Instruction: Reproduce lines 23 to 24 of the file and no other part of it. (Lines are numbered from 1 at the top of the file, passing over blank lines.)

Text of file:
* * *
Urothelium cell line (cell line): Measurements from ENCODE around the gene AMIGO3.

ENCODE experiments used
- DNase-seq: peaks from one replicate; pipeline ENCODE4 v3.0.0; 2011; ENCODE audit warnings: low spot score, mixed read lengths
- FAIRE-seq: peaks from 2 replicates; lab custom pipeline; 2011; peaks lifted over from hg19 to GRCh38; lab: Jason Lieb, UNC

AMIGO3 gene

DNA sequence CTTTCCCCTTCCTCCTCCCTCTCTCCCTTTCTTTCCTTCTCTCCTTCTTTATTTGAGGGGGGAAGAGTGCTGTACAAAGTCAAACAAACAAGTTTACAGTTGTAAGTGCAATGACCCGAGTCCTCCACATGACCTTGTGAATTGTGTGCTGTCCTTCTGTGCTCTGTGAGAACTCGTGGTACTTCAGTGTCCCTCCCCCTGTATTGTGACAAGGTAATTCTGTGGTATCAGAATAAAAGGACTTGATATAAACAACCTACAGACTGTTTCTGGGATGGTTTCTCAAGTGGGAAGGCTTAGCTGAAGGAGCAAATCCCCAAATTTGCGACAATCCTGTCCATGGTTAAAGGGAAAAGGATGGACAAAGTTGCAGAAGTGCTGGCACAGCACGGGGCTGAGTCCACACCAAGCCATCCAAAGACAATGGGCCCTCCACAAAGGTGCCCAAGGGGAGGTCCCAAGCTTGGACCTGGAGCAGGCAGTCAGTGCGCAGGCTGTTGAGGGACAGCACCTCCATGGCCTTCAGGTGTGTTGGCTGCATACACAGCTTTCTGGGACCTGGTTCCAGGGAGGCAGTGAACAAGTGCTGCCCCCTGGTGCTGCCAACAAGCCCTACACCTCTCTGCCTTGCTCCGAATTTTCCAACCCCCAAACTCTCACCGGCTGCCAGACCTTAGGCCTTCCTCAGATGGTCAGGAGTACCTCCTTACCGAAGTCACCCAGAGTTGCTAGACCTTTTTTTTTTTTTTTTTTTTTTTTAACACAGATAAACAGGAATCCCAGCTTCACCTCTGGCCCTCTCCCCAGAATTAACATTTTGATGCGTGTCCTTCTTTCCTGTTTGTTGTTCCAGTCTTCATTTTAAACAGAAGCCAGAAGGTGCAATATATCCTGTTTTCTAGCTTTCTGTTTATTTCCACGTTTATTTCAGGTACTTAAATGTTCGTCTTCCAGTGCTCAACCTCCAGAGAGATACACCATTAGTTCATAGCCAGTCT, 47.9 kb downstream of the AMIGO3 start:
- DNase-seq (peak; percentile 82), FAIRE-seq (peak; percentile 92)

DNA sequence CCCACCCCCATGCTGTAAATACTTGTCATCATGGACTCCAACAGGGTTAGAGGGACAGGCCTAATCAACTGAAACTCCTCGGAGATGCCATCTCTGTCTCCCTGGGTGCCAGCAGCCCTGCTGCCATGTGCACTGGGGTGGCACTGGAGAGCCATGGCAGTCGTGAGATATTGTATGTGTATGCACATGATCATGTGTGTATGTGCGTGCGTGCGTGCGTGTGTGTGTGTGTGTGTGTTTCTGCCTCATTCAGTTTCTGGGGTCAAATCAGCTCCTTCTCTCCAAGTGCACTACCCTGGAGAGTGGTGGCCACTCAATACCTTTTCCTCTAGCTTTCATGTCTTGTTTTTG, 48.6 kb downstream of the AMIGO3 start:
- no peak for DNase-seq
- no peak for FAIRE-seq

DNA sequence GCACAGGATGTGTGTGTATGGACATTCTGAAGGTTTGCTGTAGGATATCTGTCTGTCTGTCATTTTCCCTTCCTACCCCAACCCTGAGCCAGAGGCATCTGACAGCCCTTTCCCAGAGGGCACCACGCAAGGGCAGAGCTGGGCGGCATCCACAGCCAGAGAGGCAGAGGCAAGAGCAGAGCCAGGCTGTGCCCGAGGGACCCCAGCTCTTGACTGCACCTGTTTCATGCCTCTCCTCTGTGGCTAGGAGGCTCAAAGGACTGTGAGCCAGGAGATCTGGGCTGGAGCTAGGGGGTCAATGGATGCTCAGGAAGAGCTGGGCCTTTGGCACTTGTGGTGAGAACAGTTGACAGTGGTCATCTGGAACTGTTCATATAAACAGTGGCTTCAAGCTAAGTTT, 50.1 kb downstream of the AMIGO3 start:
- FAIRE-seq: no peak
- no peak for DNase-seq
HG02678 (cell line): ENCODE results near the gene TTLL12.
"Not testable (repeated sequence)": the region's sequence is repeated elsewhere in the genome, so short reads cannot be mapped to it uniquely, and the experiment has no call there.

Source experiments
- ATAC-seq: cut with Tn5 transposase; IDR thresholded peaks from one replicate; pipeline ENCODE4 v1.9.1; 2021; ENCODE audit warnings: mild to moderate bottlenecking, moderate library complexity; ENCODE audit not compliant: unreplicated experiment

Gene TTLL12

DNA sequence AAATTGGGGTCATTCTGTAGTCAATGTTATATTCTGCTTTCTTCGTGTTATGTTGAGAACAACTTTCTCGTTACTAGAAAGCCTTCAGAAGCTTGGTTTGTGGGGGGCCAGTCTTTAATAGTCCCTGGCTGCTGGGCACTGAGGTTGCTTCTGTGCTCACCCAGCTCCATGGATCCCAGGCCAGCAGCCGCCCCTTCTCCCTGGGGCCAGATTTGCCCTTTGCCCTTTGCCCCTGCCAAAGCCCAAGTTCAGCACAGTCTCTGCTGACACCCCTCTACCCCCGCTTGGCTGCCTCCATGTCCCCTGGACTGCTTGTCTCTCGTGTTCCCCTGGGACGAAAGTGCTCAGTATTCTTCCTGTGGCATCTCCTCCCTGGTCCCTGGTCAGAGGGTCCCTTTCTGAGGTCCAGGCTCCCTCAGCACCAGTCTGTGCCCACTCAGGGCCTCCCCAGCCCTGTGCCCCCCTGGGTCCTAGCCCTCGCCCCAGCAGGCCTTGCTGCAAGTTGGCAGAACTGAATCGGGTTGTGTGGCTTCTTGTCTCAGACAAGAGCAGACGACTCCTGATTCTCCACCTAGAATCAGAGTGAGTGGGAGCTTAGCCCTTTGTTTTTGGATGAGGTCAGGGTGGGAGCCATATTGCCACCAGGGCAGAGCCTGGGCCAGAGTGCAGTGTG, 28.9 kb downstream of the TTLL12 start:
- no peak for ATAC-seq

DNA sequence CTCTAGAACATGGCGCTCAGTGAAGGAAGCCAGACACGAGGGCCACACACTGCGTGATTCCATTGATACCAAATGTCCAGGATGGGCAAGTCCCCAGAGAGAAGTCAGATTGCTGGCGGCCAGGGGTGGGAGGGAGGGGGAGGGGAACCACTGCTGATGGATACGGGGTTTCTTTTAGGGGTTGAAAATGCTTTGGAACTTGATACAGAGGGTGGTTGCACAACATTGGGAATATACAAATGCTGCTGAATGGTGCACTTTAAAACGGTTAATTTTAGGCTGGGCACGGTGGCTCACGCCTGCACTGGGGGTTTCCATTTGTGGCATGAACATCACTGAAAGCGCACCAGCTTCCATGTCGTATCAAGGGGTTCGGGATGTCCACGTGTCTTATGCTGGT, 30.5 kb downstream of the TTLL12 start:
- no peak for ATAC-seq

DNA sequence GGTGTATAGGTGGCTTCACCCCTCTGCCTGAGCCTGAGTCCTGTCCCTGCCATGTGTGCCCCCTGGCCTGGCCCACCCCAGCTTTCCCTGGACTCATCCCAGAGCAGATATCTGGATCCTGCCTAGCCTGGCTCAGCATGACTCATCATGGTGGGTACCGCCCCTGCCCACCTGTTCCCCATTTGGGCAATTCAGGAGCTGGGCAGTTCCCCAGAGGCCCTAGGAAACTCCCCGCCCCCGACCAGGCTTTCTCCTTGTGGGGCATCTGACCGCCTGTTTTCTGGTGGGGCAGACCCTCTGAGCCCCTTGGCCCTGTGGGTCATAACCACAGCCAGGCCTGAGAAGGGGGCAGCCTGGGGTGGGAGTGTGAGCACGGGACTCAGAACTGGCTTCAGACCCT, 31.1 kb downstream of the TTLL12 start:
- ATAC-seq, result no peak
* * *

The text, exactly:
DNA sequence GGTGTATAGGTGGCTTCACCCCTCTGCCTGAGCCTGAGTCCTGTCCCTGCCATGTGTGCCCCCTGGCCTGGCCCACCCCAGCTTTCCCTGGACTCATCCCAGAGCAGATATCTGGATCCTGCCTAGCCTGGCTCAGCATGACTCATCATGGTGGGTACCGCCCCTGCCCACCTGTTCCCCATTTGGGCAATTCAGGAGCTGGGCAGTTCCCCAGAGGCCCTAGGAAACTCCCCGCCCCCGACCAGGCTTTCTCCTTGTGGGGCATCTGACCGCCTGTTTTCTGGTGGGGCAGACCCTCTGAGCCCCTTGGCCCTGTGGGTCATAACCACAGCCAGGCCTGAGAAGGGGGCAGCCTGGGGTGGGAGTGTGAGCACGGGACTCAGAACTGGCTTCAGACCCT, 31.1 kb downstream of the TTLL12 start:
- ATAC-seq, result no peak